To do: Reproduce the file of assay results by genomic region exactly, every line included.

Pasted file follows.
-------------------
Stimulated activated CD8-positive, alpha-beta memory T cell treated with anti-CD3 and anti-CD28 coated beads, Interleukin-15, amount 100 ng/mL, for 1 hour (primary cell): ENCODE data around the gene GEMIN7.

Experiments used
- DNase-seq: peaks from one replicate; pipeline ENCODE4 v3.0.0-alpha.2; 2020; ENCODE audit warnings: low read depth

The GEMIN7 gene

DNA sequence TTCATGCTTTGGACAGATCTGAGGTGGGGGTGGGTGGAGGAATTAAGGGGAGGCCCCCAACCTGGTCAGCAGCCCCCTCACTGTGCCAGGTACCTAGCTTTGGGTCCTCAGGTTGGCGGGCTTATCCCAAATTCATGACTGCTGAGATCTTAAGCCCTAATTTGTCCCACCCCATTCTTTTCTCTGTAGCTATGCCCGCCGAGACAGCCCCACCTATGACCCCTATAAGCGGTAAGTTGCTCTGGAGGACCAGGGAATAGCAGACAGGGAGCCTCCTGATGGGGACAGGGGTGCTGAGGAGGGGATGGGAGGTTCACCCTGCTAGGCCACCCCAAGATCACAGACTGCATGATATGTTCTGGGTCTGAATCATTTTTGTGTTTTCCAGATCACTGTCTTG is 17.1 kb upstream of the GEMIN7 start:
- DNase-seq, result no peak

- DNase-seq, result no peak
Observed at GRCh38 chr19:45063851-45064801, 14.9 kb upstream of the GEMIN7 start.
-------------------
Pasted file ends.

Stimulated activated CD8-positive, alpha-beta memory T cell treated with anti-CD3 and anti-CD28 coated beads, Interleukin-15, amount 100 ng/mL, for 1 hour (primary cell): ENCODE data around the gene GEMIN7.

Experiments used
- DNase-seq: peaks from one replicate; pipeline ENCODE4 v3.0.0-alpha.2; 2020; ENCODE audit warnings: low read depth

The GEMIN7 gene

DNA sequence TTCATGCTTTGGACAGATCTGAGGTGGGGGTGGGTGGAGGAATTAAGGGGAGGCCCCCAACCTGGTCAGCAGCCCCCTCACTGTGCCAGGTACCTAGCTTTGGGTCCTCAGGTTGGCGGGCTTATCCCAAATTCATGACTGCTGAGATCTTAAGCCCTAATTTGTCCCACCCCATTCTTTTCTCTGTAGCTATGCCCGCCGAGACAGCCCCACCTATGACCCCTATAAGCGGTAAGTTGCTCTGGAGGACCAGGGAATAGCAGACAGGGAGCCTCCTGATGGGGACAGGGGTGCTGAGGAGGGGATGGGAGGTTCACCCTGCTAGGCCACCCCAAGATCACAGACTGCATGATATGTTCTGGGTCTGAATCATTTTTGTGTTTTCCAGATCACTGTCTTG is 17.1 kb upstream of the GEMIN7 start:
- DNase-seq, result no peak

- DNase-seq, result no peak
Observed at GRCh38 chr19:45063851-45064801, 14.9 kb upstream of the GEMIN7 start.